And I am not sure if you are new to the internet or what, but anonymity is a part of the package.  Who cares if you do not know my name?  I do not care if "Lowell" is your real name or not, or if that is your real face in that picture.  Taking a rhetorical shot at me for my comment and asking if it makes me "feel good" is juvenile.  I expect that sort of behavior from schoolyard bullies.  Get a grip my dude.  If you do not have any substance to argue on then do not resort to what is, in fact, meaningless rhetoric seeing as how we are communicating via the internet.

Hollywooddeed
Hollywooddeed

@LowellHowardJr. @Hollywooddeed I will not participate in an "I know you are, but what am I" logical fallacy.  Stick to the topic, which is Ms. Martin's textual yawlps about an ideology of an America that never was and the tea partiers who are too stupid to know how they were manipulated.

LowellHowardJr.
LowellHowardJr.

@Hollywooddeed @LowellHowardJr. Okay, let's suppose that your supposition is true: the author isn't part of a grassroots effort; she's being manipulated by a group of people who don't share her interests. 

How would this paradigm be any different than what currently exists within the GOP or Democratic Party?

AngryHatter
AngryHatter

@Swachtor vets,ssi recipients and bondholders, read before making noise

Swachtor
Swachtor

@AngryHatter how do your grand kids feel about >100k in debt obligations? Is that fair? And it all goes to vets right?

Swachtor
Swachtor

@AngryHatter way to twist the argument. No it's that 75% of the budget is driven by non-budget transfer pmts.

AngryHatter
AngryHatter

@Swachtor So you do not want to pay vets for their service? That is your debt.

Swachtor
Swachtor

@AngryHatter always been upset that we have too much debt. 'Owing it to ourselves' is smoke and mirrors. It's still debt.

AngryHatter
AngryHatter

@Swachtor Nothing satisfies. 66% of the debt is to us, now what are you upset about?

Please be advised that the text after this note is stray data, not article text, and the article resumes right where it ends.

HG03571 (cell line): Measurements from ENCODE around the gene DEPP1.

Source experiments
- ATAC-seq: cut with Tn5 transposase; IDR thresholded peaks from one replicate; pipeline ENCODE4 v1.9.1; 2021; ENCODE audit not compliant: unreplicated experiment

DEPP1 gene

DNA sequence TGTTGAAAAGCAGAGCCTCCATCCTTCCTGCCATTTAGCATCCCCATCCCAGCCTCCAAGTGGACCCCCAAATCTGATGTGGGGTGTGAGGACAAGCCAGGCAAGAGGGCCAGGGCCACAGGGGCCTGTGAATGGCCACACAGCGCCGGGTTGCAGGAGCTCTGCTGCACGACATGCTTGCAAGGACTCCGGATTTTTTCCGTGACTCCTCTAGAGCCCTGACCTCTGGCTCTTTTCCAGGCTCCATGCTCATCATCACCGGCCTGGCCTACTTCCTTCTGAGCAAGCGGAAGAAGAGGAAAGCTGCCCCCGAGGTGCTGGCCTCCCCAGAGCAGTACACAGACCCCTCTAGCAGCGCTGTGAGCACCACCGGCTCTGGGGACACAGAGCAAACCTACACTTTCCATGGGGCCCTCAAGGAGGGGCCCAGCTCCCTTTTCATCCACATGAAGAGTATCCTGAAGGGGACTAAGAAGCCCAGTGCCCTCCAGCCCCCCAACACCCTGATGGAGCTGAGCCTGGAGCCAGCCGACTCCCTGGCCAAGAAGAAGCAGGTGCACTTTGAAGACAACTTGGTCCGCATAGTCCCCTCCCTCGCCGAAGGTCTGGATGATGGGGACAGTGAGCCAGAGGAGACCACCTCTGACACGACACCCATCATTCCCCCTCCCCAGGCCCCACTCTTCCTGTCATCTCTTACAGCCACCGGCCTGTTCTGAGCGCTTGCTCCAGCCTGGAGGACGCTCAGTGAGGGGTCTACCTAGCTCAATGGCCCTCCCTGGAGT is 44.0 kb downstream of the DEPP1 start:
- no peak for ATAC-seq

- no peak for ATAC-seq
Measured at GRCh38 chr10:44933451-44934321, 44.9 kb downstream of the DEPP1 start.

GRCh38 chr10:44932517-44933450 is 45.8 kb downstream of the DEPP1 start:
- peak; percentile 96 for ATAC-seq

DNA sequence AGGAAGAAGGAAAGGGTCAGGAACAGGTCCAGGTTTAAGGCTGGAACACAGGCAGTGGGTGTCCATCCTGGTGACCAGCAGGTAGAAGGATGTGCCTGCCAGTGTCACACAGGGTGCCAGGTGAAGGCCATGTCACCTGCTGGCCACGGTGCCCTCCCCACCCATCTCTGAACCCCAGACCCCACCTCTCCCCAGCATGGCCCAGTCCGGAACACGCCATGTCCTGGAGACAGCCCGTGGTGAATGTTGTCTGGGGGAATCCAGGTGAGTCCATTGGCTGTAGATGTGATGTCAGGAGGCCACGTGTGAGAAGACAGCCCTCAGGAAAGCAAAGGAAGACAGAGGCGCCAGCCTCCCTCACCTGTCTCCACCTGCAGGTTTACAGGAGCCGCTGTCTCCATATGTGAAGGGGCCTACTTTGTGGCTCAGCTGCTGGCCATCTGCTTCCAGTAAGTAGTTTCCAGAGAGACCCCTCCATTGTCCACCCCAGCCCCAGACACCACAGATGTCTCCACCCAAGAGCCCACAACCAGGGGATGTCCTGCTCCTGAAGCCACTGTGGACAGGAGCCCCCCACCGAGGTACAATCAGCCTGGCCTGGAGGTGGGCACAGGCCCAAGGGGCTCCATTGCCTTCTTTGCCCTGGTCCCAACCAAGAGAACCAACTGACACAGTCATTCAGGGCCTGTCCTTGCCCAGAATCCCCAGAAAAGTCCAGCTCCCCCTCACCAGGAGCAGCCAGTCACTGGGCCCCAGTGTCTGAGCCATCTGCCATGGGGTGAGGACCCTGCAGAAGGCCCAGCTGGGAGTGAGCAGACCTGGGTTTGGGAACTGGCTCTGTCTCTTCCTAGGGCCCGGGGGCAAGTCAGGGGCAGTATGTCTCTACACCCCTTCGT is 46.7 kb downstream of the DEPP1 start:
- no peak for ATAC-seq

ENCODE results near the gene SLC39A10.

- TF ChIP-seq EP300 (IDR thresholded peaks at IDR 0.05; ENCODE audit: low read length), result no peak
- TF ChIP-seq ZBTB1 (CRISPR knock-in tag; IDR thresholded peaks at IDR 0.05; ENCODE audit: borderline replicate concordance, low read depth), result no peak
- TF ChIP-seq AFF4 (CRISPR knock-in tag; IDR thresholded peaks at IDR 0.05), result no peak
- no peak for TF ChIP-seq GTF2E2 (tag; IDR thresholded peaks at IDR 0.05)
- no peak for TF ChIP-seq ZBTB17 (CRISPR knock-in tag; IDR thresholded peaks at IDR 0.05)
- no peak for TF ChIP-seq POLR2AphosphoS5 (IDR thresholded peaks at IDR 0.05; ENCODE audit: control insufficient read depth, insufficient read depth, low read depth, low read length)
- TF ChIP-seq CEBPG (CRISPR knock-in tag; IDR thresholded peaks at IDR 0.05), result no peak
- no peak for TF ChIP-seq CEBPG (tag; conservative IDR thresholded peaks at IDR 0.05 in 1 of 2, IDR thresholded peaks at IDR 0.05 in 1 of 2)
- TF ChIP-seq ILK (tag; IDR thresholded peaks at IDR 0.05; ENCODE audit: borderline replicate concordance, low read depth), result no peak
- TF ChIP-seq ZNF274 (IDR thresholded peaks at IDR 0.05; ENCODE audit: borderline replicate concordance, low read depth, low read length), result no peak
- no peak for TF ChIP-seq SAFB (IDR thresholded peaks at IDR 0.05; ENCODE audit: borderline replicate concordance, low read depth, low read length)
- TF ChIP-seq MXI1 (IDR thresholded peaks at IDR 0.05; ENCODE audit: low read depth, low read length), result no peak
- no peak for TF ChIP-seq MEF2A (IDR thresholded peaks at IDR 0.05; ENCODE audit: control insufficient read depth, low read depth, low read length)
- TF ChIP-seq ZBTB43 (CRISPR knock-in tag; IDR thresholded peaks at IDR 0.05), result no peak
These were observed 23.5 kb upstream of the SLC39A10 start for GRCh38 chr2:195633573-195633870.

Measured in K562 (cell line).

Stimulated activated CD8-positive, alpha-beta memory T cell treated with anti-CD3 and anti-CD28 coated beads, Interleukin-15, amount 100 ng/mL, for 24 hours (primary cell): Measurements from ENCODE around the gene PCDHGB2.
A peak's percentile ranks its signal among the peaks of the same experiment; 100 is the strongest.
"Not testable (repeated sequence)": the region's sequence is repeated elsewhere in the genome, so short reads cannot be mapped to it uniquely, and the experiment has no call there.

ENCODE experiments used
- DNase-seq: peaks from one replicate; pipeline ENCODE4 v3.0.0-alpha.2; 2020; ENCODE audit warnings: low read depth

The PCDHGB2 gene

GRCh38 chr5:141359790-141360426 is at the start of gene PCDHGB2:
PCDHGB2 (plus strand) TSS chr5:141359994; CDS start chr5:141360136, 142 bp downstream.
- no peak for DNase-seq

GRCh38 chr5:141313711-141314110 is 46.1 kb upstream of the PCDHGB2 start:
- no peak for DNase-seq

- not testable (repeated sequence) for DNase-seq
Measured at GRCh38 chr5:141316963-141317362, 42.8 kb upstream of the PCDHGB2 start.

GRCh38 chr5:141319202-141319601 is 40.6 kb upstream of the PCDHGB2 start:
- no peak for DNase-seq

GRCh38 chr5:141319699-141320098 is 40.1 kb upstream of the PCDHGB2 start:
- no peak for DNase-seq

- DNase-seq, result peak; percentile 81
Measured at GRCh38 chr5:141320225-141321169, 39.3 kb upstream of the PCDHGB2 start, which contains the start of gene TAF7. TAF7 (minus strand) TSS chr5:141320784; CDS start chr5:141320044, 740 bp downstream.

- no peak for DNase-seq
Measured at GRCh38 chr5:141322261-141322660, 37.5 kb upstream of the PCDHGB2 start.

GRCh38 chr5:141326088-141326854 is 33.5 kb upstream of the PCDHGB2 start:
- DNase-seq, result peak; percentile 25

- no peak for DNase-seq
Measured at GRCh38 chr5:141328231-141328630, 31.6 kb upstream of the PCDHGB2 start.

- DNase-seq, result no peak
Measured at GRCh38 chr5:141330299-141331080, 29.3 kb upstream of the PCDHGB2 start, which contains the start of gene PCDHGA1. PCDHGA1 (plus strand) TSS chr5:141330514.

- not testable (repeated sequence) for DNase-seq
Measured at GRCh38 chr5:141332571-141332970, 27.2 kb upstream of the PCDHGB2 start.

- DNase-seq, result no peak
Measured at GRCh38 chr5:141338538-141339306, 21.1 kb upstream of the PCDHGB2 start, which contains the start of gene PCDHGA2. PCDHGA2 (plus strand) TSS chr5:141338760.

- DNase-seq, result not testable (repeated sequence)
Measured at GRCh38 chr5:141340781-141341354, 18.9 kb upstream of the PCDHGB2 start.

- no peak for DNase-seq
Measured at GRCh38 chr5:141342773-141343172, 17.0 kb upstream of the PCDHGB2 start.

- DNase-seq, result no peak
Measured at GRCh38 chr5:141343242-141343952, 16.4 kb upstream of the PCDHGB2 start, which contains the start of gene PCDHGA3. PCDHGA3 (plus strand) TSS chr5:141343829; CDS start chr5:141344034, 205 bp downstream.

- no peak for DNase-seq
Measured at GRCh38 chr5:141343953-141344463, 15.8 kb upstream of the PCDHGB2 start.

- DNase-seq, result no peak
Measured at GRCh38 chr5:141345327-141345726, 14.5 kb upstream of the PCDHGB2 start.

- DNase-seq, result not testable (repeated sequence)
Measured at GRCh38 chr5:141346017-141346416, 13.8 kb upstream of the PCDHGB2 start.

Swachtor
Swachtor

@AngryHatter Oh yeah..the debt that we owe ourselves after we raided the SS trust fund! Ha! One arm borrowing to the other! We owe it to us!

LowellHowardJr.
LowellHowardJr.

@clell65619I'm reasonably certain that my son could spell the words "anonymous" or "particular" correctly. Also, I think you meant to say "principal reason," but I digress.


If you mean punish in the sense that members of Congress who aren't fiscally responsible are voted out of office, then I suppose that could be a suitable descriptor. My preference would be to call these situations democracy in action. A better use of the word punish or punishment might apply to Speaker Boehner's ousting of certain members of Congress from finance-related committees for voting on principle. 

Voting members out of office and removing them from committee assignments represent legitimate actions within the context of civil society. Making personal attacks out of spite, pity, or ignorance doesn't advance the cause of democracy or liberty. It only makes us poorer as a nation.

clell65619
clell65619

I kind of doubt your 7 year-old would have introduced himself to the discussion with a lot of whining about anonmous accounts... but then you know him better than I, perhaps that particualar apple didn't fall far from the tree.

Pity.

The principle reason that Congress can't agree with a budget is because people like Ms Martin have made sure to punish any congresscritter who even thinks the word compromise.  You know this, I know this, it is the Tea Party's corporate policy.  Pretending otherwise doesn't speak well of you Lowell, if that is your real name.

LowellHowardJr.
LowellHowardJr.

@clell65619 @LowellHowardJr. @ahhhzima Wow, that's almost as keen as something my 7 year-old son might say. "That's what you are, but what am I?" 

But really - where is the debate here? I fail to see any constructive criticism. It's no small wonder that Congress can't agree on a budget when the people they supposedly represent are engaged in petty personal attacks.

idknonsense
idknonsense

@LowellHowardJr. @idknonsense I fully comprehended the point you were trying to make.  You, however, clearly missed my point about anonymity on the internet.  It is pointless to even "point it out" because everyone on here is an unknown entity and everyone, besides yourself, understand that.  We all enjoy the very same anonymous protection about which you have made such a big deal, yourself included.  No one cares who anyone else is. Anonymity on the internet is the status quo, thus rendering your point about its protection moot.  Who really cares?

In no way was I "attacking" Mrs. Martin, so I was not using my "anonymity as a weapon in this public forum."  I voiced my opinion, of which you clearly did not approve, and you diverted the argument to a senseless conversation.  You are too concerned with who people are and whether or not they would voice their opinions/comments in a face-to-face personal encounter, to address the actual substance of commenters' posts.

LowellHowardJr.
LowellHowardJr.

@idknonsense @LowellHowardJr. You've clearly missed the point about anonymity. The Internet and forums like this one provide places where people can share ideas without fear of retribution. However, using one's anonymity as a weapon in this public forum is rude, counterproductive, and "juvenile." 

Who is the real bully? The person who engages in this sort of behavior or the one who merely points it out?